A day in the life of the Covid DNS

2020-06-24 Blog

By Monika Ermert, eLance Journalist - In the last RIPE session, while the DNS operators dug into DNS lockdown data from Europe and around the world, an analyst from Europol warned of rising numbers of phishing, general domain abuse and child sexual exploitation in particular. Two narratives are emerging.

Europol quoted a spike in the number of public notifications to the National Center for Missing and Exploited Children (NCMEC) in March as proof of the negative effects of the crisis with regards to cybercrime. During the virtual RIPE meeting, Europol representative Nicole van der Meulen, analyst at Europol, reported a growth in phishing, scams (like the sale of face masks that are substandard or never delivered) and malicious uses of domain names, but did not present figures on this perceived trend.

Contradictory narratives of how Covid shaped the net

Since people are more dependent on information, van der Meulen claimed, criminals have been able to exploit disinformation. Hydroxycloriquin sales were boosted after being endorsed by seemingly trustworthy sources – such as the US president. Asked for statistics, however, van der Meulen had to pass. Europol has produced more than half a dozen recommendations and reports (find the latest here) that describe the Covid effects.

But DNS operators say the figures of Covid-related domains registered for criminal intent is negligible (and in fact, CENTR has previously published blogposts on this here and here). DNS infrastructure providers and researchers have instead started to analyse traffic data sets to model the effects of the lockdown wave that rolled through China, Europe and the US.

There is also more traffic to apps like Zoom (up 250 percent) and streaming services. People have also clearly turned to residential networks during the spring - which among other things implies a sudden boost in DNS queries over IPv6. But this leads to interesting questions. Why did the US show a flat rate of DNS traffic in March while Europe experienced a lockdown spike? Research on DNS traffic data has just begun and during the RIPE DNS WG, analyses of data from Neustar’s UltraDNS and PowerDNS were presented. RIPE Labs has also received more figures from APNIC.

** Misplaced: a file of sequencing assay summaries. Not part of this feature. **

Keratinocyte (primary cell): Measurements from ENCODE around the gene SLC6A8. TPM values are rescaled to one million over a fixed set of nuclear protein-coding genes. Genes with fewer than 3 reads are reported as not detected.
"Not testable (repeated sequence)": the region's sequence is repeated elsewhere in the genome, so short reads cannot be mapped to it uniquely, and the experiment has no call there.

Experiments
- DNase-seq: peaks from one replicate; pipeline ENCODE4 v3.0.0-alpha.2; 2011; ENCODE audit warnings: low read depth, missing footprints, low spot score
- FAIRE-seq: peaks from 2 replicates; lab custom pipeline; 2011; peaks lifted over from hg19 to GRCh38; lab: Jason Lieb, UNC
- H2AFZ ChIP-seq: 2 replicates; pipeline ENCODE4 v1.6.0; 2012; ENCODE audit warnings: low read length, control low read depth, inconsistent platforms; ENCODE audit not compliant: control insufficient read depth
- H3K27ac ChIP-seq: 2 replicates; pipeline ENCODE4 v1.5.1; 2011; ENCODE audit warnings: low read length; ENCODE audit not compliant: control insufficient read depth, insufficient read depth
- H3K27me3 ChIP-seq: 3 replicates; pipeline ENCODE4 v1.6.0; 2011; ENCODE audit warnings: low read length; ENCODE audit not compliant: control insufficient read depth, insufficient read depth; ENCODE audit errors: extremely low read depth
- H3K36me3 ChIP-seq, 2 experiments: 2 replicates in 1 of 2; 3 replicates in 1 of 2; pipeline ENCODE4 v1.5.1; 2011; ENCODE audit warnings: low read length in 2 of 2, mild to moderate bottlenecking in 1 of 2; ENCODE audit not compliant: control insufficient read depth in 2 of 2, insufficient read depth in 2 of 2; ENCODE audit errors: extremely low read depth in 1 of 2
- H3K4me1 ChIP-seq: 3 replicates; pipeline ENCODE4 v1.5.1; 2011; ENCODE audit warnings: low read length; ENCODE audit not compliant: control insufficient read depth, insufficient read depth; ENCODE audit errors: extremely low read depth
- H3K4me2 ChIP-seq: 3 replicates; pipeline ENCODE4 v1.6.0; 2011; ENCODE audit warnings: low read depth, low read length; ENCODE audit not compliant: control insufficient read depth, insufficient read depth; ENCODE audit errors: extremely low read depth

Push for more liability for domain name providers?

The perception of how DNS registrations and requests have impacted European communities diverge.But registrars and experts worry that policy responses will lead to a high number of false positives, creating extra hassle for internet users and reducing business opportunities. One example is the EURid initiative to block malicious registrations during the health crisis, which has potentially caused some registrations to be wrongly classified as harmful, even though the registrations were not. EURid used a blanket procedure for all registrations that included "corona" or "covid", but also more general terms like "virus" or "mask" in the EU languages, which included not immediately delegating them in the zone. Even domains like "" had been flagged, one registrar reported.

Thymen Wabeke from SIDN presented a different domain name abuse handling strategy: to make sure that .nl was a trusted zone, SIDN initiated work as far back as 2016 to develop a mechanism to detect sites offering counterfeit goods – BrandCounter and FakeDetector.

By 2018, BrandCounter had helped to take down over 4,000 domains selling counterfeit goods. FakeDetector went one step further and trained an algorithm with a number of features found in scams, like short lifetimes or spelling errors in the domains, as well as data contributed by financial services on 231 scam operators. Out of 30,000 checked .nl domains, 1,407 were declared suspicious and 894 were verified to be true positives and sent on to registrars for a further check and take-down. Given the false positive rate of over 20 percent, these machine learning experts show the machines still have to learn, though SIDN considers the initiative a success.

Mechanisms like the FakeDetector and BrandCounter might, on the other hand, result in a push from the authorities for registries and registars to use pro-active checks. What’s certain, according to Wabeke, is that the hunt for scams and counterfitters will be a whack-a-mole game that will go on for ever.

Yet for the next editions of the RIPE DNS WG, interested parties will have to turn to remote sessions for the foreseeable future. The next RIPE DNS WG meeting is set for 8 July 2020. The upcoming RIPE 81 meeting in October will also be held as a virtual meeting.